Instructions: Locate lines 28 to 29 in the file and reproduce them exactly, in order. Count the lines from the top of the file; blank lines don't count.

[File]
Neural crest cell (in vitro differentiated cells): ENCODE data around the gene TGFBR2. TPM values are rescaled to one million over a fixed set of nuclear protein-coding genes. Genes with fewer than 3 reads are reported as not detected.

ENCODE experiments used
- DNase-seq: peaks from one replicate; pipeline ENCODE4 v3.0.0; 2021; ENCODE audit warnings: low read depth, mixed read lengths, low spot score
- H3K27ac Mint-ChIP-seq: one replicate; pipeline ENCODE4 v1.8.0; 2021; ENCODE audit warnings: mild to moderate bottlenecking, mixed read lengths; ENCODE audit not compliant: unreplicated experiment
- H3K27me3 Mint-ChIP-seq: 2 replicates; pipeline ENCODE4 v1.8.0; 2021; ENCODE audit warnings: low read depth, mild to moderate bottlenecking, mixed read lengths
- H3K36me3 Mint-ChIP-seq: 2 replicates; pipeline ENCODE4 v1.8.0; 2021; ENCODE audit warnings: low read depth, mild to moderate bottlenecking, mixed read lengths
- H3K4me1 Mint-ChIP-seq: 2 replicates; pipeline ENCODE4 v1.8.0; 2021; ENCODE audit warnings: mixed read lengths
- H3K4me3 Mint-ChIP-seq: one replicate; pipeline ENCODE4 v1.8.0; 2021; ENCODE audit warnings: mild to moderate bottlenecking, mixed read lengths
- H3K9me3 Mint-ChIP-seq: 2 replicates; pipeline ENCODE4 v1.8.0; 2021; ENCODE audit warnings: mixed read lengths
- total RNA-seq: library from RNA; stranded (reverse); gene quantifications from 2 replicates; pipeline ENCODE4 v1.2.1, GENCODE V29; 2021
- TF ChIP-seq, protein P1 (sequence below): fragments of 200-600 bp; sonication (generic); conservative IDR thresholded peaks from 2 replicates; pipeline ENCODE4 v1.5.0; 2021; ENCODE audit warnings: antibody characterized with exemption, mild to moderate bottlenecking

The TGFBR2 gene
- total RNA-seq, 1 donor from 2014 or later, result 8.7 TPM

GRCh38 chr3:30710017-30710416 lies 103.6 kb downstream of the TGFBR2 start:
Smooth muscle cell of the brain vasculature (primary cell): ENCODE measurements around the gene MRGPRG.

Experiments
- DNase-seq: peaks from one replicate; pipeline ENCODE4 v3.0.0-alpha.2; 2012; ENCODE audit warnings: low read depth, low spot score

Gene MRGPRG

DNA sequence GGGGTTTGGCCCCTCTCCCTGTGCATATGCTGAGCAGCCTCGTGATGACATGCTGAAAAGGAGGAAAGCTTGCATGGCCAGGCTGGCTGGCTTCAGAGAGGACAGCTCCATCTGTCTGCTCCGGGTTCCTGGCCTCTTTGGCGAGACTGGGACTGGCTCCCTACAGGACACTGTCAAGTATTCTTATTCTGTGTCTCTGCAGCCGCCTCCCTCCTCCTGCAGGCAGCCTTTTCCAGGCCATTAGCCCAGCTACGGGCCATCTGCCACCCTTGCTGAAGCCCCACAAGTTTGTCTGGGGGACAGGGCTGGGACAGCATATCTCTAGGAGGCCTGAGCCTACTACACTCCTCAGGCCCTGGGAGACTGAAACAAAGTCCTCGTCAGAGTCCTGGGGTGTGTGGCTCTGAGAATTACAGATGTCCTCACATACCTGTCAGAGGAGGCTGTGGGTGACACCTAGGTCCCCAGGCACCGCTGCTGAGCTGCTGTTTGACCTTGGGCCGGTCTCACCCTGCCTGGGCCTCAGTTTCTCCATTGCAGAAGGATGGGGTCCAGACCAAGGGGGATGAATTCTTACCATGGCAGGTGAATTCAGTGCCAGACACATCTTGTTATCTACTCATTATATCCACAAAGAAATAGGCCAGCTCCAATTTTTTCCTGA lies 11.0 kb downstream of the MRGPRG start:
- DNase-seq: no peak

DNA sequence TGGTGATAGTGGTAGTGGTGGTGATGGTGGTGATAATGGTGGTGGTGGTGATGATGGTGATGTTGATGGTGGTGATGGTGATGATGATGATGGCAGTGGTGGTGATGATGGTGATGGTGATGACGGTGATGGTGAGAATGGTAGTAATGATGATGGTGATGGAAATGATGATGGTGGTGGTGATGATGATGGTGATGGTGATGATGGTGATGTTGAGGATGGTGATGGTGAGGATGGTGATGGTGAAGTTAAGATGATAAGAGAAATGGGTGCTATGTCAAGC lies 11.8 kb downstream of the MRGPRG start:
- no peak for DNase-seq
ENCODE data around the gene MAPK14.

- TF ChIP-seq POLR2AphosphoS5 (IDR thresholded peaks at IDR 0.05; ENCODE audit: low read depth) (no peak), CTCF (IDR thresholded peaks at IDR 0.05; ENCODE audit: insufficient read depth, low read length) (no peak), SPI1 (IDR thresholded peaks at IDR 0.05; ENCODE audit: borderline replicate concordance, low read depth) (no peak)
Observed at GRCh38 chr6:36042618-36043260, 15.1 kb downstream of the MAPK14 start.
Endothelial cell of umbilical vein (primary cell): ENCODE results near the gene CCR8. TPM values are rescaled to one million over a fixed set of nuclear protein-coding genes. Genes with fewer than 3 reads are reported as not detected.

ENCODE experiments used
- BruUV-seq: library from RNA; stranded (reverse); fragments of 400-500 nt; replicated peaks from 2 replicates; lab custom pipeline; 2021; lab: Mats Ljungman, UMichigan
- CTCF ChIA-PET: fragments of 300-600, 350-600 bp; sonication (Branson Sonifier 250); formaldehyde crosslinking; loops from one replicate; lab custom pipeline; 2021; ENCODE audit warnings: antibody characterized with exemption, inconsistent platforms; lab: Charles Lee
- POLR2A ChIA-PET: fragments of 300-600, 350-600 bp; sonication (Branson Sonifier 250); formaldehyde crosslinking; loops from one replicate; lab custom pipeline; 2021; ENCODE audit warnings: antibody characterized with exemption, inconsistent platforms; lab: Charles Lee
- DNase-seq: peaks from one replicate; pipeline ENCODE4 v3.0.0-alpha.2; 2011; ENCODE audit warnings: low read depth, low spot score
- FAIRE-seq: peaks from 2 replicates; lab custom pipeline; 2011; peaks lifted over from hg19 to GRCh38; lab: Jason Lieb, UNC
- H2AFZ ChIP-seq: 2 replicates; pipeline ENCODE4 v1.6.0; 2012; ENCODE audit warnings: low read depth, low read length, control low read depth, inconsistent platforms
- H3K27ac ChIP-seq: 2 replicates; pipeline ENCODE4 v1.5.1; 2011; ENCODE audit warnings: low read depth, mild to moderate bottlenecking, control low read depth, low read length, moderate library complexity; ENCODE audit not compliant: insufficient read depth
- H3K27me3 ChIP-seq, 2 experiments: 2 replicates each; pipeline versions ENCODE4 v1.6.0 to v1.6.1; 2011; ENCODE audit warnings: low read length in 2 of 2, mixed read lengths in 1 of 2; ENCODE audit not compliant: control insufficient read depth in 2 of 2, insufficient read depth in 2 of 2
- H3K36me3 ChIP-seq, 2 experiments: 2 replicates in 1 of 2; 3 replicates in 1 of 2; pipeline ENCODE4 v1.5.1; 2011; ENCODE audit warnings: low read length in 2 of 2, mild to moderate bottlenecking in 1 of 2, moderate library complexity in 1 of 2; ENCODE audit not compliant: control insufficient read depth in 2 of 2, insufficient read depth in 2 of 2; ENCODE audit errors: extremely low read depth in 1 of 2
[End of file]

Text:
- BruUV-seq: library from RNA; stranded (reverse); fragments of 400-500 nt; replicated peaks from 2 replicates; lab custom pipeline; 2021; lab: Mats Ljungman, UMichigan
- CTCF ChIA-PET: fragments of 300-600, 350-600 bp; sonication (Branson Sonifier 250); formaldehyde crosslinking; loops from one replicate; lab custom pipeline; 2021; ENCODE audit warnings: antibody characterized with exemption, inconsistent platforms; lab: Charles Lee